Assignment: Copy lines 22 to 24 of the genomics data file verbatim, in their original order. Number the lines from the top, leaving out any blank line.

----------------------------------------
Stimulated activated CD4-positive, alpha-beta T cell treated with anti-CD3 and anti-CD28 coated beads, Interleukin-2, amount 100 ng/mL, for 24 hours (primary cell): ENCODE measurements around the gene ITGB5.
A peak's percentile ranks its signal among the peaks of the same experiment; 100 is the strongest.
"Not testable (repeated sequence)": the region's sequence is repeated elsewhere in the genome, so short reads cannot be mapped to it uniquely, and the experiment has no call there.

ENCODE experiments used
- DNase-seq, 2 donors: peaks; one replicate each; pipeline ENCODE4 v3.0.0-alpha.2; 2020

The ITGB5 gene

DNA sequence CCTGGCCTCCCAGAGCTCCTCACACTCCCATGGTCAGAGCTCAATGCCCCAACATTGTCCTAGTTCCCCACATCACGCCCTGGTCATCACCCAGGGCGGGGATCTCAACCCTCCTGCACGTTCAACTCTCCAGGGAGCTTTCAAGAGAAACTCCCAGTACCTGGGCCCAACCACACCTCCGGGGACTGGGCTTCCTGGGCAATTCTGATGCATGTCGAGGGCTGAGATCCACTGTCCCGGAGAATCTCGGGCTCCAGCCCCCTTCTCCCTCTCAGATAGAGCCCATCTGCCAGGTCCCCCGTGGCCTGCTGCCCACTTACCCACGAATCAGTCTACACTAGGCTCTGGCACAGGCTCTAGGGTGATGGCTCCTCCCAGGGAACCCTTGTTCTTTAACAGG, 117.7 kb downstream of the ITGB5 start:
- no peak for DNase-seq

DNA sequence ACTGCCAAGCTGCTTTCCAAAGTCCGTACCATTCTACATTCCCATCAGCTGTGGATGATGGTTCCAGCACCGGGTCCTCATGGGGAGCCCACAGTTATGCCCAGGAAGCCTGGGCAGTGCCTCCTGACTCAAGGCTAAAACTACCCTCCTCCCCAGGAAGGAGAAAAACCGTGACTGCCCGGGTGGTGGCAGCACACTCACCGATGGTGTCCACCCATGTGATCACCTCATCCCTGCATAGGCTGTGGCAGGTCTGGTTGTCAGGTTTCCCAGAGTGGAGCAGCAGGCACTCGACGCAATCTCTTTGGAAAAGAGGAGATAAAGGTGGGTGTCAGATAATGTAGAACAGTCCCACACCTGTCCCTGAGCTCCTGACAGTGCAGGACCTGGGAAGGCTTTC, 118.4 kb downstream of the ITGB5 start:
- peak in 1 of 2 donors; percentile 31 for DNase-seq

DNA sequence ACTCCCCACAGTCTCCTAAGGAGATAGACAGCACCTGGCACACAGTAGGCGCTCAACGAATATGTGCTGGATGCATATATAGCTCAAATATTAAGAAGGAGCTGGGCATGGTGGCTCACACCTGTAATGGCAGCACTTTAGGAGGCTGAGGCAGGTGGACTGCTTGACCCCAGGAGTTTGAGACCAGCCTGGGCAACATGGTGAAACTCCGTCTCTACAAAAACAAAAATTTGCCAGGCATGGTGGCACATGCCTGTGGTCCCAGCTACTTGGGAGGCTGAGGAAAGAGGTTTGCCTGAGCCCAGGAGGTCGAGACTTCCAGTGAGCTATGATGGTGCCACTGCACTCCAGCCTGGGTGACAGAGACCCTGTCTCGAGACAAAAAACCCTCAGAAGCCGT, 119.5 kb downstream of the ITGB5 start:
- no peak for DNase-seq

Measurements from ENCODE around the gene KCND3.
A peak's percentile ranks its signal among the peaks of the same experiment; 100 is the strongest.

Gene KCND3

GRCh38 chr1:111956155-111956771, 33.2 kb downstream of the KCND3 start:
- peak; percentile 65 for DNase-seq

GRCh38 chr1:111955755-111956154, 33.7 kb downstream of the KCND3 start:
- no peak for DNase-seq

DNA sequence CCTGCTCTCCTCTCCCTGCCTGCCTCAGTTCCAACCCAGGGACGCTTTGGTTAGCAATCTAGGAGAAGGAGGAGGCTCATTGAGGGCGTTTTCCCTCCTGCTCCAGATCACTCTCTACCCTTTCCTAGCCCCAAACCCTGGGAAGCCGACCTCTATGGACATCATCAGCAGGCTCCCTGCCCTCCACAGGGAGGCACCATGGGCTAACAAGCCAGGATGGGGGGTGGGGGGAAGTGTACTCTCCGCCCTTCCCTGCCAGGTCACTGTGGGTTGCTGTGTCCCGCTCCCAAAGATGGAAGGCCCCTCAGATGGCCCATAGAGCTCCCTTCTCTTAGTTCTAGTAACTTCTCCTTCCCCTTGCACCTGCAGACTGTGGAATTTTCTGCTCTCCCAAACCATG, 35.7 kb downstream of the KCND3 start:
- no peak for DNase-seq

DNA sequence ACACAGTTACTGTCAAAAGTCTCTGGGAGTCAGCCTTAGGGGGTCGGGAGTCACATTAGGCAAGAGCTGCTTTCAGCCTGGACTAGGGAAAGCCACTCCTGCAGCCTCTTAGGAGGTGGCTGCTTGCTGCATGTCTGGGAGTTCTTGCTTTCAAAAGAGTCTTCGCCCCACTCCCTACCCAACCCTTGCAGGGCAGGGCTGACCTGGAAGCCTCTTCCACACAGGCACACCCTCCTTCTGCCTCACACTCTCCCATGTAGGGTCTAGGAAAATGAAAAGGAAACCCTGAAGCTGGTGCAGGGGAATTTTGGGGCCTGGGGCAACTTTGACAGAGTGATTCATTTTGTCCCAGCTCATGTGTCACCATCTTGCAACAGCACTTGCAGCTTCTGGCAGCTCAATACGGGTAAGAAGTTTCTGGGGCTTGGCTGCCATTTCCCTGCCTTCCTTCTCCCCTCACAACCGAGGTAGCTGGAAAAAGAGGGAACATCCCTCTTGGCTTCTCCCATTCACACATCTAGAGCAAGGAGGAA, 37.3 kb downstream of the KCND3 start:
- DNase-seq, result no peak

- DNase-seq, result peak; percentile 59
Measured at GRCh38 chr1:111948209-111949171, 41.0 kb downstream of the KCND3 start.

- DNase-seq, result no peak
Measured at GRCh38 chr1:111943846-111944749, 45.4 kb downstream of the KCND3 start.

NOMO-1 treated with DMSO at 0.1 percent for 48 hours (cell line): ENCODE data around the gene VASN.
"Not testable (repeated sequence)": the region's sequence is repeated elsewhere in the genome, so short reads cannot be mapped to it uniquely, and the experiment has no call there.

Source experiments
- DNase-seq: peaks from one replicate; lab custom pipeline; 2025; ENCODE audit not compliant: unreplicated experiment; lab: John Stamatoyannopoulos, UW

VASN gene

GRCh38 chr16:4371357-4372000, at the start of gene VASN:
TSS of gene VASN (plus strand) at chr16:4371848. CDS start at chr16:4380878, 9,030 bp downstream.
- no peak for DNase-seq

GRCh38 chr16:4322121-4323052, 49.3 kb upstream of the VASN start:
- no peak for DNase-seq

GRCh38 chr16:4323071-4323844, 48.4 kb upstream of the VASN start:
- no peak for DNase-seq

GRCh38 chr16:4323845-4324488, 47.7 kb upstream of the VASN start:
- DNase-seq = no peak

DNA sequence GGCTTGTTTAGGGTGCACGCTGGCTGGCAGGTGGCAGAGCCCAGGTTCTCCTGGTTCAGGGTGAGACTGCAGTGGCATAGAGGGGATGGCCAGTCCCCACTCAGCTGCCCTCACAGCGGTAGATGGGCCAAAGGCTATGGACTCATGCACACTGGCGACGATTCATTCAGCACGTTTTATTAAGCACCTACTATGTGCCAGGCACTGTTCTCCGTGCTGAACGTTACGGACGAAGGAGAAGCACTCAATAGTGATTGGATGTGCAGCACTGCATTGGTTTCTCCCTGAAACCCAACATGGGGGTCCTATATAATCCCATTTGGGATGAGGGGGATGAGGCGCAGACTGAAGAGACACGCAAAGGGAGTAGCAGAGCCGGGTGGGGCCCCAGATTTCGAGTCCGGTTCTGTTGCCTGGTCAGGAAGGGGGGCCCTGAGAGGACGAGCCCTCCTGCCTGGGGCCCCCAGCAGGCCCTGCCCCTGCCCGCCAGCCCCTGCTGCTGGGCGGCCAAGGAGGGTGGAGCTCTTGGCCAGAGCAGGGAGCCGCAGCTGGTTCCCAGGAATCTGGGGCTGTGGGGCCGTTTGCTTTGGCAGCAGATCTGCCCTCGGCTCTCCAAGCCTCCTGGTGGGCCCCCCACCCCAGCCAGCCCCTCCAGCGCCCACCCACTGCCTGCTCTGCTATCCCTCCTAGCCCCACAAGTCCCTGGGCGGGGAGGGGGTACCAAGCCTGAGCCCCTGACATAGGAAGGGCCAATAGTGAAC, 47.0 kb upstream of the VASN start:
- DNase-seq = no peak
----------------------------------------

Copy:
DNA sequence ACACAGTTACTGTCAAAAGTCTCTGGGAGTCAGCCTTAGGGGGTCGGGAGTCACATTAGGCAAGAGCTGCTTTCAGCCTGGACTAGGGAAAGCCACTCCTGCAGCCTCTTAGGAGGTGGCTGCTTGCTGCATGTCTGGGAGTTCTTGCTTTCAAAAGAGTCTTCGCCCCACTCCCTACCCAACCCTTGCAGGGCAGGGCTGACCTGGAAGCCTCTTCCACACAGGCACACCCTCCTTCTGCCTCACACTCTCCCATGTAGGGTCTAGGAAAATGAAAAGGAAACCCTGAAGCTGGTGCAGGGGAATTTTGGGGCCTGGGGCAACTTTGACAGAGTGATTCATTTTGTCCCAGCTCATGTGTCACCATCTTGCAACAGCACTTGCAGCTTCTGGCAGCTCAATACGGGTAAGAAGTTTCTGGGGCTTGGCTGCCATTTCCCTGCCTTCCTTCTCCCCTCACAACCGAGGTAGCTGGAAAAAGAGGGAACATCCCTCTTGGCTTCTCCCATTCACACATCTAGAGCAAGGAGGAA, 37.3 kb downstream of the KCND3 start:
- DNase-seq, result no peak

- DNase-seq, result peak; percentile 59